Malaysia is at the cross roads. In building a more sustainable economy, it needs to think out of the box to rejuvenate its existing economic order which is predominantly led by the oil and gas industry and crude and palm oil exports, among others. This is crucial if we want to raise our odds of ushering an era of unprecedented economic growth and attaining a high GDP-per capita status nation, in my view. Here’s how I think we can get there faster, with less struggle and less debts.
Whichever coalition that will govern us until 2018, leaders need to strengthen the political will to abandon piecemeal approaches but be bold to push through a series of reforms to introduce free-market policies that will accelerate financial services de-regulation to attract American, European, Japanese, Asian and Arabic investment banks, investment management firms, private banks, private equity and hedge funds to Malaysia and helped jumpstart Kuala Lumpur into one of the world’s pre-eminent financial centers.
A bold and comprehensive deregulation will attract capital and talent to work and live in Kuala Lumpur, turning the city into a internationally competitive financial hub, stimulating financial innovation and simultaneously alleviating the oversupply of office space and apartments. An energetic and dynamic financial hub in turn will attract a cluster of technology and custodian services provider, creating another fresh wave of hiring and demand for offices, accommodation, restaurants, entertainment and transportation services.
Because of a clear vision and conviction, what was previously thought of as a ludicrous idea could turn out to be the seed that revive Kuala Lumpur into a globally competitive financial hub that energizes Malaysia just like how London resuscitated Britain’s flagging fortunes in the 1980s.
In 1986, the late Margaret Thatcher pushed through a flurry of reforms, commonly dubbed “The Big Bang”, which broke up the cozy world of British bankers and brokers culture that dominated the City of London and allowed international banks from the U.S. and Europe to bring in fresh capital and talent to set up offices in London and compete on equal grounds. The effects of Big Bang were spectacular, heralding a 25-years boom in securities trading and decisively placed the City of London as a globally competitive financial center that seriously rivaled New York as a dynamic financial hub until the present day. The unprecedented boom of the financial services industry expanded beyond London, electrifying Britain out of a long-term industrial decline into a energetic, dynamic services-based economy it is today.
To begin, Kuala Lumpur’s Big Bang reforms should focus on rivaling Singapore as an offshore hub for trading Renminbi to coincide with The People’s Bank of China (PBoC) renewed vigor under President Xi Jinping and Premier Li Keqiang to push for a greater role for the Chinese currency in global trade and investment.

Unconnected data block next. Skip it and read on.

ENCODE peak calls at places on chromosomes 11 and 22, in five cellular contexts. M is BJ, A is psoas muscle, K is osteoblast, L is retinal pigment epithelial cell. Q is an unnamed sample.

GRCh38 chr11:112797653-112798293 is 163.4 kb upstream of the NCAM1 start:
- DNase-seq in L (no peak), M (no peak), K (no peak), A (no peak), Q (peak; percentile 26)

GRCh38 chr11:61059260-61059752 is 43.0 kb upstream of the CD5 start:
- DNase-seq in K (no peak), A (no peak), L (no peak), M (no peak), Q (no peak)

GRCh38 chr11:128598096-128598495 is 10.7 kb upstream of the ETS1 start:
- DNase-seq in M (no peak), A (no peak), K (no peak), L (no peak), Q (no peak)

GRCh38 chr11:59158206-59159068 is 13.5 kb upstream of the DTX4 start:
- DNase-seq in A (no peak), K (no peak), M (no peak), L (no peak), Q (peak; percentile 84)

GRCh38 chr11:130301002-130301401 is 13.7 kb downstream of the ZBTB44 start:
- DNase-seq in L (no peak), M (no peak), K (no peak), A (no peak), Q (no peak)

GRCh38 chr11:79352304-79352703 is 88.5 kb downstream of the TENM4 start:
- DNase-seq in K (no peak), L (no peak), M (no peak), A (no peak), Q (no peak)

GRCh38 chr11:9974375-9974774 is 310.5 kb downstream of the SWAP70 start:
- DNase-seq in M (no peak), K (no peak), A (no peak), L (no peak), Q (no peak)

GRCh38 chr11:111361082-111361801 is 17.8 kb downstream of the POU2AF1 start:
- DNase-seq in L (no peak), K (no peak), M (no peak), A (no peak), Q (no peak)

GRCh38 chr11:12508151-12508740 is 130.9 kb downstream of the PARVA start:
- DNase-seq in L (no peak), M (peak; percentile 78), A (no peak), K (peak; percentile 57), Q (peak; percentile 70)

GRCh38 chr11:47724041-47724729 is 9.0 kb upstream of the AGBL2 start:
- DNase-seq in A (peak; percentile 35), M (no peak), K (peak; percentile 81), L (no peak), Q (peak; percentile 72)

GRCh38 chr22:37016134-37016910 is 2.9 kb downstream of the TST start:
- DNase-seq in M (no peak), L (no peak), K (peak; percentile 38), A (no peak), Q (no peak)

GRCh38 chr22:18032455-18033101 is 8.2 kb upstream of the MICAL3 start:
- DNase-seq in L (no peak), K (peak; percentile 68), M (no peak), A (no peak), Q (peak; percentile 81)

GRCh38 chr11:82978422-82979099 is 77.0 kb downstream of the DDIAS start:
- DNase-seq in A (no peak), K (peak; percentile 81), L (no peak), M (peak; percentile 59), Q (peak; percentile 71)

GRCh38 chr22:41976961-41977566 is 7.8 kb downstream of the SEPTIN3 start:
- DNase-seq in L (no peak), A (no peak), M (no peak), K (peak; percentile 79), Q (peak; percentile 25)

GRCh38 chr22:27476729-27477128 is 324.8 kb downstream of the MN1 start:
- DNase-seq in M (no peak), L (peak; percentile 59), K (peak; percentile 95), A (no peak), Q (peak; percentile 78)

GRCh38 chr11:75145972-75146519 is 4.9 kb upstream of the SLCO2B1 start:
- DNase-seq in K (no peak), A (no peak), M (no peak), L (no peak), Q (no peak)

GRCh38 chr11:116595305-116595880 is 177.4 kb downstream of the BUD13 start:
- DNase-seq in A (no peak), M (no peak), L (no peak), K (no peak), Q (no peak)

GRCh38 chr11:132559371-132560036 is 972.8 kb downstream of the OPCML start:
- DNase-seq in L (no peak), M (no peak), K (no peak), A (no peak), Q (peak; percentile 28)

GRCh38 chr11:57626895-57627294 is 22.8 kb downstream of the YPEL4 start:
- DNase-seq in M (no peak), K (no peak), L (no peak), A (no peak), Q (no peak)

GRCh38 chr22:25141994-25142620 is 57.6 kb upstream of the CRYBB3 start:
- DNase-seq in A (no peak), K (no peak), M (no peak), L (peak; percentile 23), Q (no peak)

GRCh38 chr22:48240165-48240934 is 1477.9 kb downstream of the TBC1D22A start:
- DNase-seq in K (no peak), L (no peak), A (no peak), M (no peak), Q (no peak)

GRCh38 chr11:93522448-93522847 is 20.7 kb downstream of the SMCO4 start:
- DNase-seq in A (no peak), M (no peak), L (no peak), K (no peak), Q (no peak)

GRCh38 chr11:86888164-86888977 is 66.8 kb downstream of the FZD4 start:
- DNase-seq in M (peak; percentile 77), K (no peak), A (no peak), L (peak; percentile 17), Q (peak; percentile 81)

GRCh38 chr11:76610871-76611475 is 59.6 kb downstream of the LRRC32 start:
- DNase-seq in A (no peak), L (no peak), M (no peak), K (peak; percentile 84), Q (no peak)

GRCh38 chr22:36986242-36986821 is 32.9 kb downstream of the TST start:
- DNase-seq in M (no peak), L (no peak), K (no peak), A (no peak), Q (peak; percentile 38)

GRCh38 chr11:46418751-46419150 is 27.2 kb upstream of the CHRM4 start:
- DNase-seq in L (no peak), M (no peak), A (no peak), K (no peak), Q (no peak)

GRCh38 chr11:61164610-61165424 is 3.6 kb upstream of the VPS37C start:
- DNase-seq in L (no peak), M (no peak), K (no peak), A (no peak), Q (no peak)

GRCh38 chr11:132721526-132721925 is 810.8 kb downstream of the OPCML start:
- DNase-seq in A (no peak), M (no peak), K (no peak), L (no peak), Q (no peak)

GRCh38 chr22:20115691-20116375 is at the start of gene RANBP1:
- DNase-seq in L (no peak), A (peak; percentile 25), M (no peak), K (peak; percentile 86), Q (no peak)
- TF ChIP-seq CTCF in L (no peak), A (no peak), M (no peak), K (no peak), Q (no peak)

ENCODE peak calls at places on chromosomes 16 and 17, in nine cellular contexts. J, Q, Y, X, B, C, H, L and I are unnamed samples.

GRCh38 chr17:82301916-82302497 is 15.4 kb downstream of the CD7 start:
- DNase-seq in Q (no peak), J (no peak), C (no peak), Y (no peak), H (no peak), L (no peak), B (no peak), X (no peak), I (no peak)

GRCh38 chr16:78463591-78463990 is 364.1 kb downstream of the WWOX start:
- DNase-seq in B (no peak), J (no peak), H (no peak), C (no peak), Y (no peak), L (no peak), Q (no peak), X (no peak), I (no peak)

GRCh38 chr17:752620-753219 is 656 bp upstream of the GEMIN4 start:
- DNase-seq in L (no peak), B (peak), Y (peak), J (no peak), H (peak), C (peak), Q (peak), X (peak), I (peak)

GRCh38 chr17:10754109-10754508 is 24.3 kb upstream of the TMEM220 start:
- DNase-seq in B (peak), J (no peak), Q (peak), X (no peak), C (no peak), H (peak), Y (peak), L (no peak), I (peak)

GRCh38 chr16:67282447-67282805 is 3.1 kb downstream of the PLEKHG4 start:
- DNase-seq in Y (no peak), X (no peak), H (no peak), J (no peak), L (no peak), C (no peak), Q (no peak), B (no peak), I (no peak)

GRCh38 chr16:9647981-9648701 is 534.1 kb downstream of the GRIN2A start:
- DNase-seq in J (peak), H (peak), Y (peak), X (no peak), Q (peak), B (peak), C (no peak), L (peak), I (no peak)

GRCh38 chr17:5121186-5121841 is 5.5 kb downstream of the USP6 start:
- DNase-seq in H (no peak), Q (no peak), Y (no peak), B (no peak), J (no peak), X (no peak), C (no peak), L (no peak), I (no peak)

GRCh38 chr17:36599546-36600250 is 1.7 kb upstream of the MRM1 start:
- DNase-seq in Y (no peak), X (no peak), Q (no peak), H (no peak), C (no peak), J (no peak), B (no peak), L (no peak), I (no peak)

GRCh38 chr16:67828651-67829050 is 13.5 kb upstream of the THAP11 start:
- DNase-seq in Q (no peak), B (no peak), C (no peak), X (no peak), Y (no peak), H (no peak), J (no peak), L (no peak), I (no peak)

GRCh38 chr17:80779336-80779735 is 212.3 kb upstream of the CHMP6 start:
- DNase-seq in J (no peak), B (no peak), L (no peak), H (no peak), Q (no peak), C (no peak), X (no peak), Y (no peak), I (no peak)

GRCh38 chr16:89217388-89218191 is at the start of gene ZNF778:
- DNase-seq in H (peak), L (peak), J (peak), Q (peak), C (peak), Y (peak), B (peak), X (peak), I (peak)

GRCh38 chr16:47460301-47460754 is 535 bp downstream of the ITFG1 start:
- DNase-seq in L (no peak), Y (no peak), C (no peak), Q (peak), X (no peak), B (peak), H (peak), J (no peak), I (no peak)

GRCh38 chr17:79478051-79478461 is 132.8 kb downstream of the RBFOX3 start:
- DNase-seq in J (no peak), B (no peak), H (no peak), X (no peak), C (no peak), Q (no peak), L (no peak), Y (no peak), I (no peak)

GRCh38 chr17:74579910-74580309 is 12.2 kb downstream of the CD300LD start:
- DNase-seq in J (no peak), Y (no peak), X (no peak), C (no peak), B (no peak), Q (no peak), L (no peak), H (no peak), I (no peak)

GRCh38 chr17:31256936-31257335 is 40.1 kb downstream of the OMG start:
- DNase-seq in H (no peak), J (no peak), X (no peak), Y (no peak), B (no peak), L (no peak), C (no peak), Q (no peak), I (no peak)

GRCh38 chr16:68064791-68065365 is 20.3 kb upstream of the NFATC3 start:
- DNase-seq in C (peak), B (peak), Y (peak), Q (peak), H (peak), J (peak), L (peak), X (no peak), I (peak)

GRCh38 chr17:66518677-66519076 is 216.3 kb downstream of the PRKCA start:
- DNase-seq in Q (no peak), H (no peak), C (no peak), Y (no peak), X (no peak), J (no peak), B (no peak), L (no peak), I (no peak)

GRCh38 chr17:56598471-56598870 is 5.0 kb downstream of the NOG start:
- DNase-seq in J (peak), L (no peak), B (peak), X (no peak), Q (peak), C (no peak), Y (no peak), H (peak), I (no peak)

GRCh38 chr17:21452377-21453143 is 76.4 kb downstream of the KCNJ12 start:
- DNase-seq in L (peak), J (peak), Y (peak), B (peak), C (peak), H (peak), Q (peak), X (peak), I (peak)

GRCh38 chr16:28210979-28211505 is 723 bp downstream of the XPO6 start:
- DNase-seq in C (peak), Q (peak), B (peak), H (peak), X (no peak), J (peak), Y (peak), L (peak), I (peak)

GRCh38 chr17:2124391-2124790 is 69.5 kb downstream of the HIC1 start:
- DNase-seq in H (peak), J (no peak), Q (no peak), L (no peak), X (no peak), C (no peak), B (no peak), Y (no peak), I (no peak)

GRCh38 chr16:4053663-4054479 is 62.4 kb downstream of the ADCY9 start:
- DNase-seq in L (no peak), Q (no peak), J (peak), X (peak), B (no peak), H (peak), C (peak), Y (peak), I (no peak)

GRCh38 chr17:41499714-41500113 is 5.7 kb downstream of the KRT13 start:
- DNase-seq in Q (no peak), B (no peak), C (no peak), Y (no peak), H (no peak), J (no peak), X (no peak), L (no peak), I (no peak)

Recently, Singapore has taken a step closer to becoming a major offshore yuan trading hub, with the official inauguration of the Industrial and Commercial Bank of China (ICBC) as the clearing bank for Renminbi in the city state. Prior to this, the only place outside mainland China that had a renminbi clearing bank was Hong Kong, where Bank of China (Hong Kong) has been appointed by the PBoC to clear trades with the mainland market.
If we were to go down this path, Malaysia might not be the first but with bold and decisive de-regulation, cheaper costs of operations and a deep, entrepreneurial talent pool that is hungry and young, Kuala Lumpur need not re-create the wheel but innovate around it.
Currency trading aside, bold reforms centered to regain lost market share in private banking services, to be strengthened with a revamp in financial services legal framework to protect clients privacy, can simultaneously be launched. Malysians, Indonesians, Chinese, Arabs and Europeans can bank in Kuala Lumpur and continue with leisure holidays in nearby beaches, malls and tropical rainforests. Similar policies and initiatives to attract global fund management companies, private equity and hedge fund firms, especially cost-sensitive but innovative and nimble start-ups, electronic-driven brokers and numerous international investment banks that are increasingly seeking to lower their cost of operations, raise profitability and yet retain high quality of talented professionals will be introduced, promoted and implemented.
At least for now, the big banks and fund management firms are stuck with New York and London in the Western Hemisphere and Hong Kong and Singapore in the Eastern Hemisphere. Within a decade, the center of global economic gravity will shift and it looks increasingly likely that China’s economy will be larger than the United States, particularly after adjusting for Renminbi rise and the growing economies of South East Asia and India won’t be far behind.
This means a clear majority of the world’s financial activity will be transacted somewhere between the Indian and the Pacific Oceans. Kuala Lumpur is in the middle of this wide, deep ocean that is yet to be fully explored. The timing is right, the talent pool is ready, the banks and brokers are seeking alternatives and all that is left is for the nation’s leaders to truly understand what a Blue Ocean Strategy means – turning Kuala Lumpur into a dynamic international financial center against all odds.
The writer is a money manager in a local investment bank specialising in North Asia.The views expressed in this article are the author’s own and do not reflect the views of Business Circle.
Photo credit: Peter Nguyen, flickr